I spent the first weekend of this year in Milan to see Leonardo da Vinci’s The Last Supper, aka the Cenacolo Vinciano, and a couple of other things to please those who were travelling with me. Cough cough, more on that later.
Because it was before the Epiphany, that in Italy marks the end of the Christmas season, streets were still adorned with Christmas lights and decorations, crowded with people meandering around after days of binging on panettoni, and dotted with roadworks and temporary signposts as the city was getting ready to host Expo 2015.
I had visited the city before, but I'd never had the opportunity to see the Cenacolo Vinciano, for this is the kind of attraction you are more likely to find in a list of works-of-art-to-see-before-you-die than an adventure generator for spontaneous travellers.
After the success of The Da Vinci Code – both Dan Brown’s novel and film, visitor numbers to this attraction has risen sharply. Besides, in order to preserve the fresco, only twenty-five visitors are admitted every 15 minutes hence, if you let me do the maths for you, about 320,000 visitors are allowed in per year. The long and the short of it being that, if you are thinking of paying a visit, you should book your ticket as soon as you can. I booked mine in mid-November, and then planned a trip around it.
Science has played an important role in the preservation of this unconventional fresco - Leonardo painted it on a dry wall rather than on a wet plaster, but learning that the work survived the Napoleonic regime when the refectory became a stable and the wall was used no less than for target practice, and World War II when bombs fell on the building, made me think of a miracle!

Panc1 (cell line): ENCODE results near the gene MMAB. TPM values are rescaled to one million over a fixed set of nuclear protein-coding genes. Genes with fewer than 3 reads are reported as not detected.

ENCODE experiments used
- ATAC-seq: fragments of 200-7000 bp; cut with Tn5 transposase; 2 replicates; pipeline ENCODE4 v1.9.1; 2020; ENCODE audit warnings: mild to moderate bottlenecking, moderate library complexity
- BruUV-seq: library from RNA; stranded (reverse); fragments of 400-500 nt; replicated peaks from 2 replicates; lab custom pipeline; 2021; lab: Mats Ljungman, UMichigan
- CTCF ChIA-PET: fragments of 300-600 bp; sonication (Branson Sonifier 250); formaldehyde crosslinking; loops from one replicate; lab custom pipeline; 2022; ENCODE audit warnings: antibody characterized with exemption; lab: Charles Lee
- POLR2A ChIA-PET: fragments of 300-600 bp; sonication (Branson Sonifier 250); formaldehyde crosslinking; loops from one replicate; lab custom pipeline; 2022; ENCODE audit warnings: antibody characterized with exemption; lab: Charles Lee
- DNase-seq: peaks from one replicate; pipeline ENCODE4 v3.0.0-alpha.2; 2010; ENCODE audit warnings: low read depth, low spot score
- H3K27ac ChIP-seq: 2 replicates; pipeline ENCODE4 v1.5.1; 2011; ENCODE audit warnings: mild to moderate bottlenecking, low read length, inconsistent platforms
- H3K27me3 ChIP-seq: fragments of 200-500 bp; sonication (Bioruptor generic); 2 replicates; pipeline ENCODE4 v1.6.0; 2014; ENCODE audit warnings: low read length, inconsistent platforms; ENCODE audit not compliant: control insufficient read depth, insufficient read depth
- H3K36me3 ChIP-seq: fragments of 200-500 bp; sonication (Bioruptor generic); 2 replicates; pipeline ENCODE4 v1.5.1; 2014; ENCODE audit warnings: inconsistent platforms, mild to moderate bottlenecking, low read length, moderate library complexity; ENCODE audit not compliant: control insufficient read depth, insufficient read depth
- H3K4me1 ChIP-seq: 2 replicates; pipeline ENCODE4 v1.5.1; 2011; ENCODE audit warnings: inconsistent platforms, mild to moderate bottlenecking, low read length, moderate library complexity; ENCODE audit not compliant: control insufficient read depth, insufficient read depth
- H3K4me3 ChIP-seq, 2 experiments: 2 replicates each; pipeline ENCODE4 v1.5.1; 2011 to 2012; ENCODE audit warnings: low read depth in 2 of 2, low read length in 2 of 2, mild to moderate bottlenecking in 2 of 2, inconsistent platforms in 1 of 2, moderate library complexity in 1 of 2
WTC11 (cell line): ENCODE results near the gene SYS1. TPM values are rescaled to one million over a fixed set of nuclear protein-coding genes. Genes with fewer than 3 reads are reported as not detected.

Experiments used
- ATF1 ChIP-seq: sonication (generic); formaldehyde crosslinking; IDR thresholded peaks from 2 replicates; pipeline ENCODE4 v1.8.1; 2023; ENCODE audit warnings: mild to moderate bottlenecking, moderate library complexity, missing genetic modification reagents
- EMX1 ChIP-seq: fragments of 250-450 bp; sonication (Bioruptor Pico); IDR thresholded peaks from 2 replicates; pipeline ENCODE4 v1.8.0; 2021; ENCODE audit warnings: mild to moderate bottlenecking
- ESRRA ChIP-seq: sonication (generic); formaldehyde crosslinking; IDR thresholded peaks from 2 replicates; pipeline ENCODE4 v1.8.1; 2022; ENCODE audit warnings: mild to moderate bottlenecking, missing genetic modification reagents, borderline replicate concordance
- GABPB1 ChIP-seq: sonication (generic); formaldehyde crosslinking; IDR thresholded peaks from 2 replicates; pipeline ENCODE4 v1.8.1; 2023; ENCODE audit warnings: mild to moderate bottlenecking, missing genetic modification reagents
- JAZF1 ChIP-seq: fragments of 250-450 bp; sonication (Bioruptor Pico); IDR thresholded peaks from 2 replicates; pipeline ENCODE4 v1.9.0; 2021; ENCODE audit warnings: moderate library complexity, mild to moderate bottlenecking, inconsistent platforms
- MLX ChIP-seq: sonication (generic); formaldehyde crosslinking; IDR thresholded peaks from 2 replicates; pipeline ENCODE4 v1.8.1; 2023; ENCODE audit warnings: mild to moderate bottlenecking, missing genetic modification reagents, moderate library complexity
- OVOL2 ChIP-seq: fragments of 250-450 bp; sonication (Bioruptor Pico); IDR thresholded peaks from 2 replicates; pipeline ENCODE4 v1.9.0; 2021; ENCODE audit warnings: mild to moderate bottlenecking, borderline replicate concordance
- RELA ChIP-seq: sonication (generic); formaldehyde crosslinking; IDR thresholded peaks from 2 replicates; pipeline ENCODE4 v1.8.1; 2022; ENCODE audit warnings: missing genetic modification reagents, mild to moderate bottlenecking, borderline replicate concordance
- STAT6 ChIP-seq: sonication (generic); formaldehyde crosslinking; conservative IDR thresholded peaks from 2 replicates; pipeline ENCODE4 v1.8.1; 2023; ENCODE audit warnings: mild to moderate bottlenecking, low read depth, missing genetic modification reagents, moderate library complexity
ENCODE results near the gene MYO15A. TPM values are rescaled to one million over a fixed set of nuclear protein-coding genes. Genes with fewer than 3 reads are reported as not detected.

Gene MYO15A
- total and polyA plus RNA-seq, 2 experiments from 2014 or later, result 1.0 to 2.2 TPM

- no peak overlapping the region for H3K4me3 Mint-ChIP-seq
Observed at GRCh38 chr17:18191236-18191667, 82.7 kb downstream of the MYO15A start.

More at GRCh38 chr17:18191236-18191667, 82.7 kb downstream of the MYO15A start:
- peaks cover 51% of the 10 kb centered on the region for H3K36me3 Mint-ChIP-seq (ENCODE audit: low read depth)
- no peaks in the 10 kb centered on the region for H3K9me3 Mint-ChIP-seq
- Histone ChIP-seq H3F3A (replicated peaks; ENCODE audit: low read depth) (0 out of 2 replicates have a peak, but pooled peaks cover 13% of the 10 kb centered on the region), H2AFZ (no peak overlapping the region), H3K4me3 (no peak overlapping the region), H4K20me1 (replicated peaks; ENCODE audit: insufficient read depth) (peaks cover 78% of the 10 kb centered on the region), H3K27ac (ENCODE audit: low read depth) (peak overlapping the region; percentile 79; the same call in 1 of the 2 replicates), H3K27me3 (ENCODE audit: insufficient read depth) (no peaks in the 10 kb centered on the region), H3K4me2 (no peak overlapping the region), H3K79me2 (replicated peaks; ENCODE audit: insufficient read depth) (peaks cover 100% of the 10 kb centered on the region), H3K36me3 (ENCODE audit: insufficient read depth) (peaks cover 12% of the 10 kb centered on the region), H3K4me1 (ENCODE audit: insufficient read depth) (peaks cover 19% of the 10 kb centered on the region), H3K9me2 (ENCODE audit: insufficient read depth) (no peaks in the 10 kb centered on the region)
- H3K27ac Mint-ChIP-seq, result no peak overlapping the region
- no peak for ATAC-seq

Leonardo’s Cenacolo is really what everyone says it is: a masterpiece of emotional insights to be read in the Apostles’ facial expressions. In the gift shop you will find these “moti dell’animo” (in the artist’s words) reproduced endlessly on all sort of souvenirs, from kitchen aprons to mouse pads to anything-you-like or dislike. Actually some are so tasteless you may find it hard to believe the Quadrilatero della Moda (Milan’s fashion district) is a stone’s throw away. But I didn’t walk away empty-handed as I bought a postcard of The Crucifixion (1495) by Donato da Montorfano, which stands on the wall facing Leonardo’s masterpiece (could you think of a more unfavorable place?) and therefore catch few people attention. I’m always one for supporting the underdog!
Santa Maria delle Grazie, the church where The Last Supper sits, has a superb brick-and-terracotta exterior, and below is a photo of the grandiose dome from one of its peaceful cloisters.
The historic heart of the city is compact. A short journey by metro was necessary to reach Santa Maria delle Grazie from our hotel, but then we moved on foot, passing by the imposing Castello Sforzesco on our way to the Pinacoteca di Brera, one of the finest collections of Italian masterpieces.
Let me digress for a moment and tell you something about travelling with an art historian: this is not for the faint-hearted! You might think that is because of a desire by part of the aforementioned art historian to tick off as many as possible cultural must-sees in the chosen destination, when actually it is quite the opposite as visits to monuments and art collections are more similar to thorough investigations. As a result, exhaustion by boredom more than by physical fatigue is likely to affect the poor ill-fated significant other, family and friends. However, every now and then, we too can be considerate and do our best to linger less in art galleries and the like. And this is exactly what I did while visiting the Pinacoteca di Brera.
Leaving Brera district, we strolled along Via Verdi, passed by Teatro alla Scala and entered Galleria Vittorio Emanuele, which is a light, airy, glass-and-iron 19th century shopping arcade known also as ‘Il salotto di Milano’ - Milan’s drawing room. Going through it, we found ourselves facing the Duomo, Milan's sumptuous Gothic cathedral. To be continued.